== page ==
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Why Film?

FOR PHOTOGRAPHERS

Why Film?

Jay Cassario

Transient

As Ive posted in the past, and many of you already know, I dug up my Mom's film cameras that she used to shoot weddings, purchased an old Nikon film camera, and then purchased my first roll of film a couple months ago. I set out to learn how to use a film camera and get to know everything I could about film photography. Since I dont have a dark room, nor do I have access to one, I would need to find a place that still develops film. 

Transient

2 months later...here I am loving my decision, realizing how important that decision actually was for my growth as a photographer. I honestly feel that it has helped make me an overall better photographer. I feel that it's even slightly changed my style a little, with portraits mostly. Often having a grainy film look, or retro look in mind when processing my digital images. Which I personally feel only gives my photography more of a unique look. With all the people going out and buying cheap DSLR's today, thinking they are professional photographers, unique style will only help you stand out in the crowd.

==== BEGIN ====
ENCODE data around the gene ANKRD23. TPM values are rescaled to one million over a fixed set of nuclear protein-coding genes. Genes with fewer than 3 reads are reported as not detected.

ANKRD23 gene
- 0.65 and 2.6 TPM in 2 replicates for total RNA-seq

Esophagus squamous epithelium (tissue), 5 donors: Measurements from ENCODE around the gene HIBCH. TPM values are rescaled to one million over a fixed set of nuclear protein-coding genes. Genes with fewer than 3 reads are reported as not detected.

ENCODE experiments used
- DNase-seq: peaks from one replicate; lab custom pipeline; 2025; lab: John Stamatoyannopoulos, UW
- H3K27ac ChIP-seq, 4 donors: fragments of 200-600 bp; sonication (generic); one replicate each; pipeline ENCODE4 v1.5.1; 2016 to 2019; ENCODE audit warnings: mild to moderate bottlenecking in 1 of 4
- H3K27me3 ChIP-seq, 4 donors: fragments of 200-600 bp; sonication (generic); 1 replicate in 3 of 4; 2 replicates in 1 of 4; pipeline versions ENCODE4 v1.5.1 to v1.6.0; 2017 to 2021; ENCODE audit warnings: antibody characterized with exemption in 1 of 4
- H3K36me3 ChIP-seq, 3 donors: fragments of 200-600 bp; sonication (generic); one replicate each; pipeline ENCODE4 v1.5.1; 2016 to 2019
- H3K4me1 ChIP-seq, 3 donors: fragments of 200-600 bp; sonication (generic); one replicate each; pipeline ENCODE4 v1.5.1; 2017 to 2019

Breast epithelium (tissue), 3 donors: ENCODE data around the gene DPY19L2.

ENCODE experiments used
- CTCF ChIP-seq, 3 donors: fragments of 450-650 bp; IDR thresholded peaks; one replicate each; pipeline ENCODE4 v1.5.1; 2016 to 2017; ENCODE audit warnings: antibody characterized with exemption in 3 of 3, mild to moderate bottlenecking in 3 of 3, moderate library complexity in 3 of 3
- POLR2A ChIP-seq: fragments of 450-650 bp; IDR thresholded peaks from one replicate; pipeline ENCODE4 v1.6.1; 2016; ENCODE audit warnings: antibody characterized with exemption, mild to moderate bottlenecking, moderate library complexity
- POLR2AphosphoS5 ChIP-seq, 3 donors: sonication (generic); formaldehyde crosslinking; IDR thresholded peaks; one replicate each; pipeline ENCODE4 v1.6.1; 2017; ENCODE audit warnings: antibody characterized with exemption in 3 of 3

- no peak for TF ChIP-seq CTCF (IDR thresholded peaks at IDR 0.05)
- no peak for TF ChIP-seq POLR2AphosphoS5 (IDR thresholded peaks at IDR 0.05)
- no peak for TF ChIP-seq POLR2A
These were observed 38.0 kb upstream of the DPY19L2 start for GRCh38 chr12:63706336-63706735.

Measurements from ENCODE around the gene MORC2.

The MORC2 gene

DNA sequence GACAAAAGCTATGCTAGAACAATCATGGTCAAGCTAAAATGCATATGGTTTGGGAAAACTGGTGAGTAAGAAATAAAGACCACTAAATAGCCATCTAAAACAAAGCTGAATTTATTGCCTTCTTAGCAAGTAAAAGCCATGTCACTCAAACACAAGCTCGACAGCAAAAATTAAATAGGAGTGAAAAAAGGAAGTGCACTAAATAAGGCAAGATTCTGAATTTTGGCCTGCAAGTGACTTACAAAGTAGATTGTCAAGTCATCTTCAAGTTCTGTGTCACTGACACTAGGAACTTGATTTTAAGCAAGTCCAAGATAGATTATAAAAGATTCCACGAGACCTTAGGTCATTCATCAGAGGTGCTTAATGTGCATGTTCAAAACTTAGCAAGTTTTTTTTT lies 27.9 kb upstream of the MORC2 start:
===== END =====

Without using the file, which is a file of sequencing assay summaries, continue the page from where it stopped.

To be honest, ever since I googled the instructions on how to load the film in my Nikon FM and loaded my first roll of film, I'v actually become obsessed with it. I have rolls of film all over the house, the cats are actually using the film containers as toys there's so many of them. My concerns about finding a place that still develops film...quickly crushed when I found out the Rite Aid two miles down the street can knock them out in an under an hour for me. I have them give me the actual prints as well as put the scanned images on a CD, which I then upload into Lightroom. 

It took me a good few days to really feel confident with using the Nikon FM, which is the camera I used at the beginning to learn from, since everything is manual. I would shoot a roll, under all different light conditions, run it up to get developed....shoot another full roll, run that roll up to Rite Aid, but this time swap it out with the roll they had just finished developing. I did this for a couple days, spending a lot more money on film than I wanted, but I was determined to get it right. After about the 4th or 5th roll I had the exposures good and the camera itself figured out. 

That same week we had a family photo shoot at a nearby park so I brought it along to just snap a few shots at the end if I had the time. I ended up shooting an entire roll. The family was cool with me using it off and on throughout the shoot, and actually loved the idea of me using film, even asking if I could add some of the photos into their online gallery for them to see. It was still my first week of learning the camera, and even though I thought I was ready, I still had a lot of mistakes and only about half the roll came out good. There were some shots out of focus, some under exposed, over exposed, metering issues, but it was an awesome learning experience and I was still able to give the family a few good shots in their gallery.